Piercing the Truth

According to the U.S. Census Bureau, one out of every three, American males under the age of thirty, has at least one part of his body pierced. Ear, tongue, nose, eyebrow, whatever… one third of men under 30 have some kind of piercing.

And while it’s true that I just made that statistic up, you have to admit, it sounds about right.

Such was not the case in 1980. When I got my ear pierced – on the heels of a drunken, “I’ll do it, if you do it” dare by my college roommate, Ron – a man with an earring was still a fairly unusual sight. So much so, that people often did a double-take as they passed me on the street, and small children were routinely shushed by their mothers for shouting, “Hey, that man has an earring!”

The funny thing is, while my walking down the street with an earring was instantly noticed by friends and strangers alike, a woman with an earring didn’t (and still doesn’t) stand out at all. Two people on the same street, wearing the same jewelry – but one is noticed and the other not.

This type of selective attention is what those of us with Psychology degrees from accredited four-year institutions call “Selective Attention.” In both cases, the earring is seen, however, it only rises to the level of conscious awareness when it occurs in an unexpected way; in this case, a man’s ear instead of a woman’s.

If you ask me, E-Newsletter design works in about the same way. Here’s what I mean…

Good E-Newsletter design tends to go unnoticed (at least on a conscious level). You expect a professional person or organization to have a professional design, and when it plays out that way – like a good waiter at a restaurant – you don’t usually take note or remember.

Poor, or amateurish design, on the other hand – particularly if you expect otherwise, based on a nicely done company web site, face-to-face meeting with one of the principals, or some other experience with the organization – can be jarring, and reflect badly on a company.

I mention this today, because one of the questions that I hear most often from professionals who are about to publish an E-Newsletter for the first time is, “Should I get my ear pierced?” Another question I hear a lot is, “Should we spend money on a professional design?”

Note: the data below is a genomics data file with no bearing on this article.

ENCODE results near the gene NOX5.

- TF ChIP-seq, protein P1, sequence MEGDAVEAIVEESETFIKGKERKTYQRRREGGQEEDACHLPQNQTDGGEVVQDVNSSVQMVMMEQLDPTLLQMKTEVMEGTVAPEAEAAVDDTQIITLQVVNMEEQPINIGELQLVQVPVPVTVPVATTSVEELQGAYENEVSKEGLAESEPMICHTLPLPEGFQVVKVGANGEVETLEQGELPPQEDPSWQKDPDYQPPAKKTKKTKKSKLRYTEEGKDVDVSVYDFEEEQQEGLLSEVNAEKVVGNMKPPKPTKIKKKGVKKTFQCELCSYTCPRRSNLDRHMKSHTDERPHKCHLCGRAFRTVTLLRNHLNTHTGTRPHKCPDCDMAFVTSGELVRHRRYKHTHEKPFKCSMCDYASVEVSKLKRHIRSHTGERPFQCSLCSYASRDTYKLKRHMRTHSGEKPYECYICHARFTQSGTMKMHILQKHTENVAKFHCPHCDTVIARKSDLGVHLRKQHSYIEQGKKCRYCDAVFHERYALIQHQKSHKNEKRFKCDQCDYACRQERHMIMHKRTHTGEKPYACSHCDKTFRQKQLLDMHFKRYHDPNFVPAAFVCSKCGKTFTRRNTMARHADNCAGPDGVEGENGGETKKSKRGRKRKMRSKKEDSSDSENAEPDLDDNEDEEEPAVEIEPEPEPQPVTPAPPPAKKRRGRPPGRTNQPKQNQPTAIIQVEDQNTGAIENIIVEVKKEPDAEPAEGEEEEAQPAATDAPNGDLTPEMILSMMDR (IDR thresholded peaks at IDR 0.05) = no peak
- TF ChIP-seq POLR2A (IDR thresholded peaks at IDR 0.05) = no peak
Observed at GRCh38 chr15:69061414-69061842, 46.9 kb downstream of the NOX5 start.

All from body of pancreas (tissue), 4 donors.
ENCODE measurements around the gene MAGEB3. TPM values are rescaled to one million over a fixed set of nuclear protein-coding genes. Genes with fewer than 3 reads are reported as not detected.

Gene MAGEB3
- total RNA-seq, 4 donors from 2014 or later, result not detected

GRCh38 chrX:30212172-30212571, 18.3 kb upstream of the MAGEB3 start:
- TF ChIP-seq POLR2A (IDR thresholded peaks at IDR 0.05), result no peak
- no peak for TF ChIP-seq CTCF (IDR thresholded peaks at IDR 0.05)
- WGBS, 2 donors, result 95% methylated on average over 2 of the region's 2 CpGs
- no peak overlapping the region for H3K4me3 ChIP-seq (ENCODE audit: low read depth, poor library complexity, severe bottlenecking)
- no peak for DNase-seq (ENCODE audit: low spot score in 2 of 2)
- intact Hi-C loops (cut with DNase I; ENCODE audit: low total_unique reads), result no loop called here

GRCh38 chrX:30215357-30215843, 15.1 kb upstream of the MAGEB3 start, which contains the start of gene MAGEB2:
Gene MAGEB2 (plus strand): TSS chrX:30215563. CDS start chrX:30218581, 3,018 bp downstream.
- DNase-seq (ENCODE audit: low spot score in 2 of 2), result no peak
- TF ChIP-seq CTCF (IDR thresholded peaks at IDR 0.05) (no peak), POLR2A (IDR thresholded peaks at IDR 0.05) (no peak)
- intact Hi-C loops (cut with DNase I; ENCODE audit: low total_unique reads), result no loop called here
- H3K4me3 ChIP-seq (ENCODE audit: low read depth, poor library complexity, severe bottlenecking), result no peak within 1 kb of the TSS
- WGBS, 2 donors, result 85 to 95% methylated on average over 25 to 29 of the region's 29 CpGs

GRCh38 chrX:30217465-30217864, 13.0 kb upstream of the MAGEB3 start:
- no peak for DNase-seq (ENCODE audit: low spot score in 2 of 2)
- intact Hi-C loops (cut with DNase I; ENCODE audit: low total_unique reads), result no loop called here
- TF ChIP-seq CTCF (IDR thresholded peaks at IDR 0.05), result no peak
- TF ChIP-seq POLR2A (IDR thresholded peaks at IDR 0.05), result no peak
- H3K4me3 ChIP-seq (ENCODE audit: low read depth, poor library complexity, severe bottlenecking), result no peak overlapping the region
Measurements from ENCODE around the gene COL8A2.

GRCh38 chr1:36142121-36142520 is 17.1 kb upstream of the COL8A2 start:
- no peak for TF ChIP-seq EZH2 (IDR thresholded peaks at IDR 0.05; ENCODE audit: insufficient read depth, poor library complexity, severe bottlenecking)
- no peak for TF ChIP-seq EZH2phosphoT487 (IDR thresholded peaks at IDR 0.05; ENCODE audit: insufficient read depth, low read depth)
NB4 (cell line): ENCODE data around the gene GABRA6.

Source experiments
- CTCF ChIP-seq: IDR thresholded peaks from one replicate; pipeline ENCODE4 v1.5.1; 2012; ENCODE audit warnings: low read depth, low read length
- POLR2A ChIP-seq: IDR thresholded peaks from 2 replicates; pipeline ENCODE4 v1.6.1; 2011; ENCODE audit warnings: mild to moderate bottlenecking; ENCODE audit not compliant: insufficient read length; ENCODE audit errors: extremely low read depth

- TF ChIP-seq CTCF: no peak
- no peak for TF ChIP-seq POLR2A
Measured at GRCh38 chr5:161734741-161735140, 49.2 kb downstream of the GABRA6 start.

My answer to both questions is yes. Because while I strongly believe that good content is what carries the day, if your E-Newsletter looks homemade or unprofessional, it detracts from your overall brand, and can be so distracting as to prevent readers from hearing your message.

What about stock templates?

Let me just stop right here and say that you are asking some good questions today.

“Templates” are easy-to-modify, preformatted newsletter layouts offered by e-mail marketing vendors. The best of these templates allow you to add logos and images, choose fonts and background colors, and “create a professional design in minutes.”

Well, maybe not. The problem with templates is that having the tools and freedom to make the changes you want does not automatically give you the skills to make good ones. Just as Aristotle once noted, “A digital video-cam does not a Steven Spielberg make,” an easy-to-use template doesn’t give you the eye and skill of a trained designer.

Here’s the bottom line…

I understand your desire to keep your overhead low, and given the choice between launching your newsletter right away and putting it off until you have the budget or time to create something more professional, I always advise getting something out the door now, and improving as you go.

That said, design matters. For the impact on you and your brand that not having something done professionally will have, I believe it’s worth investing the few hundred dollars it will take to get the look you need. Or, more accurately, avoid the look you don’t.

Contact your e-mail marketing vendor and find out what’s involved in getting a custom design created (here’s the link to what Constant Contact offers).

As for me, if you know anyone who could use a handful of slightly used, extremely dated “single” earrings, please give me a call. I need to get them out of the house before my oldest son turns 18 in a few years.

 

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